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Best hook configurations on metal jigs?

Remote River Man

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Hi all -

I've decided to try out some metal jigs for a change, to see what it's all about. I have a Berkley Skid Jig - pictured. Now, being completely new to jigging and therefore clueless about hook options/combinations, I've noticed mine comes with a single hook up the front. I've seen other jigs that have either two hooks dangling from the front, or nothing at the front at all... just a treble hook attached to the back end instead.

My question, for any experienced jig users out there, is this:

Should I be using this jig 'as is' (single front hook), or 'improve' it by either replacing the single front hook with a double hook setup, or opting for a treble at the back instead? I'm assuming adding double stinger hooks to the back (in addition to the existing front hook) is probably overkill, and would perhaps adversely affect the jig's characteristic fluttering motion through the water. I also assume a hook up the front plus a treble at the back is also a no-no, since nobody seems to do this.

Any advice for a newbie on the best way to hook up my jigs (and what has worked best for you, through trial and error) is most welcome....

Berkley Skid Jig.png

Edited by Remote River Man
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I do some shore based jigging in Sydney harbour and have done pretty well out of it over the years. If you want to put a treble on the back then you may as well buy a Halco twisty then cast it out and rip it back as fast as. This is also an effective technique and got one of my mates a mack tuna in Sydney harbour amongst the kings and other pelagics he was hooking up last summer.

Firstly, wherever possible tie to the solid ring which is attached to the hook rather than the split ring or the eye on the lure. Shore based I use them two ways. Firstly, bang them out and when they have hit the depth I like I lift the rod through a long medium to fast paced arc and then wind quickly down. Repeat quickly once or twice more then on the last time I lower the rod without winding and fast enough so I am not in contact with the lure but slow enough so the line doesn't wrap around the rod tip. This allows the lure to flutter rather than swing its way back to the depth I require (in my case often the bottom but not always). The second method is a bit more difficult to describe (it is a rod tip down fast wind while bouncing the rod tip each wind) but it gets the lure ripping/darting in a straight line towards me several times in a row like a fleeing baitfish then I lift the rod to create the slack which allows the lure to flutter.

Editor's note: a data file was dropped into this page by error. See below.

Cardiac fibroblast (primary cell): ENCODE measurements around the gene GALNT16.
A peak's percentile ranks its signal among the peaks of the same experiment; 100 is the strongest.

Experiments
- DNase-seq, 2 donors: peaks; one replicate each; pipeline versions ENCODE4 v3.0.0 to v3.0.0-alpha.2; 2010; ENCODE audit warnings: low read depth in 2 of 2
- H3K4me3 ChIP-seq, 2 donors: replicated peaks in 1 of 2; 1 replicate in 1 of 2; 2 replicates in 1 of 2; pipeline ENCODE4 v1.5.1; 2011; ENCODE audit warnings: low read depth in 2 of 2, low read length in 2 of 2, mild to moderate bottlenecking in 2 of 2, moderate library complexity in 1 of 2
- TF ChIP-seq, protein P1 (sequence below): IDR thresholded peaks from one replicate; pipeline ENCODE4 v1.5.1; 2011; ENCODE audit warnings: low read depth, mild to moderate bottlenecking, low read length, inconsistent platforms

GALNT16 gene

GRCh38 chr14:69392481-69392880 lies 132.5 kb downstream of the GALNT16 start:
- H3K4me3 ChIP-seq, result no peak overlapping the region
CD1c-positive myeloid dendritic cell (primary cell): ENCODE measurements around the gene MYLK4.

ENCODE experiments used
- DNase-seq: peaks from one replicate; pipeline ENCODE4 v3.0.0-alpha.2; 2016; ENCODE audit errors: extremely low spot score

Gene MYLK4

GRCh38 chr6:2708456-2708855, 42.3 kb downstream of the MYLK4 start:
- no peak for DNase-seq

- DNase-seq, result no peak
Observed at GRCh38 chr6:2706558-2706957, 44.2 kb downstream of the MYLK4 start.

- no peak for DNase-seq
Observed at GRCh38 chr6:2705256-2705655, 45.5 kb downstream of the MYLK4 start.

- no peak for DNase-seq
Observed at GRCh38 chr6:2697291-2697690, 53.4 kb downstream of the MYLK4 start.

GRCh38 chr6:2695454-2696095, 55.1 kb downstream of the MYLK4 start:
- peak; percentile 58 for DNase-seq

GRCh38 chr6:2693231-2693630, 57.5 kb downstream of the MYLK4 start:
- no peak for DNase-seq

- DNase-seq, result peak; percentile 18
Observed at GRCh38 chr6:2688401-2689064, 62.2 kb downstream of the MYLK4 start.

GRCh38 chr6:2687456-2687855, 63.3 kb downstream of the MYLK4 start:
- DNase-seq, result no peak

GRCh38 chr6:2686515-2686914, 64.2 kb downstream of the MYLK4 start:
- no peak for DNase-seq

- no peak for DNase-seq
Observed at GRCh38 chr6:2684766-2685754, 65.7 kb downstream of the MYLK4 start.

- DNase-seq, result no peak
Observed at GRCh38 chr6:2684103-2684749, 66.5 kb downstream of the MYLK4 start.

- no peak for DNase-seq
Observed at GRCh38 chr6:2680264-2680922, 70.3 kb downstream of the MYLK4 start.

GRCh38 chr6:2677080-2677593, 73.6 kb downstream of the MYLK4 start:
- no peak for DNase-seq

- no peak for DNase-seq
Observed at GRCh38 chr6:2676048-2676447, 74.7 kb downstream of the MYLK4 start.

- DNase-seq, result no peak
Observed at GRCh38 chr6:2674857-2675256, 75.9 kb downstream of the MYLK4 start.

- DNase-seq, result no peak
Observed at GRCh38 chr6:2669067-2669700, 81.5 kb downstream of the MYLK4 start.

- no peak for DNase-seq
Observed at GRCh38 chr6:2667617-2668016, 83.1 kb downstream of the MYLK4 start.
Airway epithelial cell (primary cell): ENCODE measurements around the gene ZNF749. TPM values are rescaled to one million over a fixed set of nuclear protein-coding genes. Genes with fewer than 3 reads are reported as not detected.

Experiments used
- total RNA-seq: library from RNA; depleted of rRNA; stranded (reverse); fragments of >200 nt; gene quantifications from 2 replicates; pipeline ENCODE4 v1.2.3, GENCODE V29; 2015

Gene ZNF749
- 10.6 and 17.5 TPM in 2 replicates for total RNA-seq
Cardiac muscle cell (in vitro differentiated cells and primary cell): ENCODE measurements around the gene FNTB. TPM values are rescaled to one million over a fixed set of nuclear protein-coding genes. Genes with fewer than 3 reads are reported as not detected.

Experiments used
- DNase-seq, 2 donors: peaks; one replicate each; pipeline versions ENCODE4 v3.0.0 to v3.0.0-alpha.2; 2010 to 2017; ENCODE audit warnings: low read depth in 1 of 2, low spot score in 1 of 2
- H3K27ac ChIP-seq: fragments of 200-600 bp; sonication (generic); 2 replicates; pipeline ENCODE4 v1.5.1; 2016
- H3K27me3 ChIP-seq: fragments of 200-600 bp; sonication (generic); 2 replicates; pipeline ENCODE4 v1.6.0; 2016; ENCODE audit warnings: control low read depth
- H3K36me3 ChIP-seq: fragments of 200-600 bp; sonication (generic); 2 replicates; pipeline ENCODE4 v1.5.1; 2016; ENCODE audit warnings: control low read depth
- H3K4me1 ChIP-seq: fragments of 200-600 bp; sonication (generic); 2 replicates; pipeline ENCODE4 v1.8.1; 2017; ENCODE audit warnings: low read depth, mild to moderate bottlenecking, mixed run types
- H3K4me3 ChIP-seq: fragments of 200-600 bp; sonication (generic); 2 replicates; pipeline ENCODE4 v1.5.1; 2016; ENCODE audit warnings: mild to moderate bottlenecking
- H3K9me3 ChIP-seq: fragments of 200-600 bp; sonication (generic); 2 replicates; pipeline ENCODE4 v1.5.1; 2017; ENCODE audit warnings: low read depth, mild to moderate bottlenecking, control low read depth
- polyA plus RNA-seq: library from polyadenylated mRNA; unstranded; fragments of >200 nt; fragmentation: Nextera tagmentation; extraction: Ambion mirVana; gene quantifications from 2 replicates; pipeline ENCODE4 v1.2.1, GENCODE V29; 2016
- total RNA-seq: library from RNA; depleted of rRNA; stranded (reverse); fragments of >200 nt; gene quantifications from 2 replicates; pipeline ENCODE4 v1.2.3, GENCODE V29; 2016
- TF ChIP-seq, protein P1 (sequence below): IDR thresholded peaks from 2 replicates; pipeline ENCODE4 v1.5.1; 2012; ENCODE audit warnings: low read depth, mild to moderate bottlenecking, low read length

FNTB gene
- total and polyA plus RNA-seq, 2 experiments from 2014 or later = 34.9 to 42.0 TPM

If you are in direct contact with the lure it does not get that erratic dart that forces the fish to chase. It acts more like a pendulum and does not look good. To see the erratic movement that I am talking about drop the lure in the water where you can see it then lower the rod quickly so the jig can free fall. Watch the movement closely. Lift the rod and repeat. On your longer pauses you need to get the slack in the line to allow the lure to flutter as it was designed to.

From a boat, in general work the lure through the water column using a fast lift and wind down retrieve which will see the jig swim up in fast darts with a quick pause when you set for the next rip. When you have passed through the section where you think the fish are lift the bail arm and allow the lure to flutter enticingly back down. I have several rods with jigging braid (colour changes every 10m) and one of the places we use them is about 140m of water and so it allows me to stay in the sweet spot more easily without hitting the bottom each time.

The eye gives the fish a target to aim for (and baitfish are swallowed easier head first - ever noticed birds spinning a fish around to eat it head first) so usually tie to the end with the eye on it. We have done this for kings and I can feel them having a go several times before hooking up and then they fire up when they realise they are hooked.

There is also slow pitch jigging for which other Fishraiders have done some good reports.

In Sydney harbour I've got small ones (10 to 15gram) I use on my bream rod and others up to 40gram which I use on a 9 foot rod with 10lb jigging braid which allow me to cast to between 90 and 110m (with a tail wind) and cover some serious ground. I also have heavier ones for some of my other rods for say on a boat.

Amongst my wide variety of these jigs I have single, double and triple hook combinations. With three hooks there are more points to get hook ups but more points to snag up if the lure is hitting the bottom. I also think it doesn't increase the hook up rate dramatically (if at all) so leave your one as it was designed. For off the shelf lures I usually leave the number of hooks alone but have upgraded several with stronger hooks to suit the Australian conditions. If you are using a Halco twisty type cast and rip back lure then I suggest changing the treble to a large eye single of similar size. They are often stronger, do less damage to the fish and are easier to unhook.


Edited by DerekD
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45 minutes ago, Remote River Man said:

Thanks Derek D - great stuff. Thanks for the explanations - very thorough!

Good luck with it and looking forward to hearing your results. Depending on where you are in QLD you may have to adjust your set up to take into account the sharp teeth some of the fish have up your direction. I put in a few more notes in my original response so you may want to read it again.

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